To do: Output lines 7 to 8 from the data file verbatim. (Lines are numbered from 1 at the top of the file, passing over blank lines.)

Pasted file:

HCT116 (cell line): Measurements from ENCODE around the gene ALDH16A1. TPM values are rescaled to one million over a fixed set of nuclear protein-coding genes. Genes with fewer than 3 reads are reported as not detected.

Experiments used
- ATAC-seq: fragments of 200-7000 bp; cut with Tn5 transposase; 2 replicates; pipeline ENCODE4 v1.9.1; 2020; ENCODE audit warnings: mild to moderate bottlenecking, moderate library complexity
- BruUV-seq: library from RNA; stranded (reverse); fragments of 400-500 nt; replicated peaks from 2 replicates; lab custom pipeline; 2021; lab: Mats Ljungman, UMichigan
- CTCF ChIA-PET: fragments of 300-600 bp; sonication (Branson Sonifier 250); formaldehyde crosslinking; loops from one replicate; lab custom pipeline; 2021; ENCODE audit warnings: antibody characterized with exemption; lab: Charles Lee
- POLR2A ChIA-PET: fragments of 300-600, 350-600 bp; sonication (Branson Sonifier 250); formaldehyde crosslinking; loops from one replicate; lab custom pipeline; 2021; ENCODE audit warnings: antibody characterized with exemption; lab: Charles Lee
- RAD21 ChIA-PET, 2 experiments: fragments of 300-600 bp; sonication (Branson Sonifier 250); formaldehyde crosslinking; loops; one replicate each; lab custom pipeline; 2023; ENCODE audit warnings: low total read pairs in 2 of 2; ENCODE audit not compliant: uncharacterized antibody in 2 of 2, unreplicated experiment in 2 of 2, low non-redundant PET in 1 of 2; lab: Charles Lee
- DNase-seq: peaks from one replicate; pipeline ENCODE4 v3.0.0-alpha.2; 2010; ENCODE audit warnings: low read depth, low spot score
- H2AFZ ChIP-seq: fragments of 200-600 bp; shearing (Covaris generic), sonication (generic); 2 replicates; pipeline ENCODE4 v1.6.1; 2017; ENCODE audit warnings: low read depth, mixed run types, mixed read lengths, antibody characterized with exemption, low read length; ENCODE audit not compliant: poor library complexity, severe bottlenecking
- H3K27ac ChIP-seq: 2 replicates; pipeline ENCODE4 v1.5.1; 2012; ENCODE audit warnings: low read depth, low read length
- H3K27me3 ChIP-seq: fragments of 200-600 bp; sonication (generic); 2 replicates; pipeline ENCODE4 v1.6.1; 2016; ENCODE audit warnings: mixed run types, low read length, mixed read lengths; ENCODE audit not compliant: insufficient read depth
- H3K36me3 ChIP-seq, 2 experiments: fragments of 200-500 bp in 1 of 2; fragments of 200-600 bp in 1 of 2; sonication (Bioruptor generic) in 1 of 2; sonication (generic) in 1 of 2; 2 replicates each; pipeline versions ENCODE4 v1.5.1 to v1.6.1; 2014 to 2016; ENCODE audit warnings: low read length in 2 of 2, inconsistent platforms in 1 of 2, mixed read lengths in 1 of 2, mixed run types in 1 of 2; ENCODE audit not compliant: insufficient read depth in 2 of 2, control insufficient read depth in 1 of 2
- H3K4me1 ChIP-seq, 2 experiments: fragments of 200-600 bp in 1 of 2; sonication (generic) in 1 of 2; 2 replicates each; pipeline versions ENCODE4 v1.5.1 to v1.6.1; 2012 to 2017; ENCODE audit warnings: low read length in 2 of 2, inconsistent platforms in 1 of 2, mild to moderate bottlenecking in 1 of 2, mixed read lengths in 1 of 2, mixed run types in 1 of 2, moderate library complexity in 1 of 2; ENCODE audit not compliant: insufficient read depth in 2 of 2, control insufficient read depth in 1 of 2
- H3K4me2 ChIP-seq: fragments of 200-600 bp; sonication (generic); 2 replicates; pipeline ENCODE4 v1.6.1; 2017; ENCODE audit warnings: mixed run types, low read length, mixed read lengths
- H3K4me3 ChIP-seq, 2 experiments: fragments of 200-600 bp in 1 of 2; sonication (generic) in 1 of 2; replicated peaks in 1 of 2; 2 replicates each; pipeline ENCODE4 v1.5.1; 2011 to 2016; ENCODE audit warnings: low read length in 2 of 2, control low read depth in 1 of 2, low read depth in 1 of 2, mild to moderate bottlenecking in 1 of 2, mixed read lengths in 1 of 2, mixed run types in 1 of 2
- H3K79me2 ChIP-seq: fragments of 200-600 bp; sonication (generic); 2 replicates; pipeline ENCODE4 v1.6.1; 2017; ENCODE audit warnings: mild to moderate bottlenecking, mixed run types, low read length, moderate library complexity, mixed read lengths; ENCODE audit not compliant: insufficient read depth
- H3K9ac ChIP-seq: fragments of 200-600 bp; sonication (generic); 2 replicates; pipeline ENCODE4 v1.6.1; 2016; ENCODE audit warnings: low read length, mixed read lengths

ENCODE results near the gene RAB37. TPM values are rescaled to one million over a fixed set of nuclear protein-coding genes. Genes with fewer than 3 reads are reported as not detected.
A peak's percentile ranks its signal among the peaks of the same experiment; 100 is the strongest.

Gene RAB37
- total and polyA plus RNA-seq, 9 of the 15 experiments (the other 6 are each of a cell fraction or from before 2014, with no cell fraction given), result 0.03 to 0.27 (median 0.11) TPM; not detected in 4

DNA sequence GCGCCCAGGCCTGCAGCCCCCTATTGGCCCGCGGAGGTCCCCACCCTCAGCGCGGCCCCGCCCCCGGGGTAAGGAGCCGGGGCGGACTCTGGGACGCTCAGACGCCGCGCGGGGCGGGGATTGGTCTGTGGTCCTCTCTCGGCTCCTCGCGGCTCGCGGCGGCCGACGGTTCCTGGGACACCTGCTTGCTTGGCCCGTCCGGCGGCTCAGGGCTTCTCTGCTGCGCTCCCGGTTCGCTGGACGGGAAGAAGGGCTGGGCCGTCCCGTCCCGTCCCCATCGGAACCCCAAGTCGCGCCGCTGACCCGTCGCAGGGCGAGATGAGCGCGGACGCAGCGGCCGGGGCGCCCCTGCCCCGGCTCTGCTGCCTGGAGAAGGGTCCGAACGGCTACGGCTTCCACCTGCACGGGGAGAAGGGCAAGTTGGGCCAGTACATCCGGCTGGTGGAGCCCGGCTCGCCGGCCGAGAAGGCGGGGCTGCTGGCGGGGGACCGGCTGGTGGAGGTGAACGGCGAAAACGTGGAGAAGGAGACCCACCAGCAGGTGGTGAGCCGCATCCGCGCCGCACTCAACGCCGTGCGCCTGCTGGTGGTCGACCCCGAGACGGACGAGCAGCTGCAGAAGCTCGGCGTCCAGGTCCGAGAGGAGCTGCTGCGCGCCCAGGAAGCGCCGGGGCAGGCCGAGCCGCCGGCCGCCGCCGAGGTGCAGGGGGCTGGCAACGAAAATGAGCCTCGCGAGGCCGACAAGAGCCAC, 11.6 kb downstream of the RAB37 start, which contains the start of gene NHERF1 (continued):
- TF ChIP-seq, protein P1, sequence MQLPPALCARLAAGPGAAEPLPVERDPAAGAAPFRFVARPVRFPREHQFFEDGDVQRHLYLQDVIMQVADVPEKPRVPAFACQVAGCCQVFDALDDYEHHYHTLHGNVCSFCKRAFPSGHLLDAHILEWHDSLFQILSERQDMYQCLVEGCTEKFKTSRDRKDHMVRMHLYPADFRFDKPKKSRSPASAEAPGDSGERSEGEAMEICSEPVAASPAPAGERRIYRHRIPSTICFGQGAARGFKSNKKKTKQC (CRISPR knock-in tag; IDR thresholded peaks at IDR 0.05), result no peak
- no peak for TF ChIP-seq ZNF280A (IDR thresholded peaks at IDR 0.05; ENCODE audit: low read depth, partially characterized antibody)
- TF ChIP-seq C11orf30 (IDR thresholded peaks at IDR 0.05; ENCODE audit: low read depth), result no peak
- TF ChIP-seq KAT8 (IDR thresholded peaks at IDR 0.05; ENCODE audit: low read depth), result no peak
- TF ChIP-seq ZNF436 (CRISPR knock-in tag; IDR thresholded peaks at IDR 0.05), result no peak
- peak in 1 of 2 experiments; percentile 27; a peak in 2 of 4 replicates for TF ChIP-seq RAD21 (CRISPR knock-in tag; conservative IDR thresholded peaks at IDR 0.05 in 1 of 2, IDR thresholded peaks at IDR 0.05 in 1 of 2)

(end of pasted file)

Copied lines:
- RAD21 ChIA-PET, 2 experiments: fragments of 300-600 bp; sonication (Branson Sonifier 250); formaldehyde crosslinking; loops; one replicate each; lab custom pipeline; 2023; ENCODE audit warnings: low total read pairs in 2 of 2; ENCODE audit not compliant: uncharacterized antibody in 2 of 2, unreplicated experiment in 2 of 2, low non-redundant PET in 1 of 2; lab: Charles Lee
- DNase-seq: peaks from one replicate; pipeline ENCODE4 v3.0.0-alpha.2; 2010; ENCODE audit warnings: low read depth, low spot score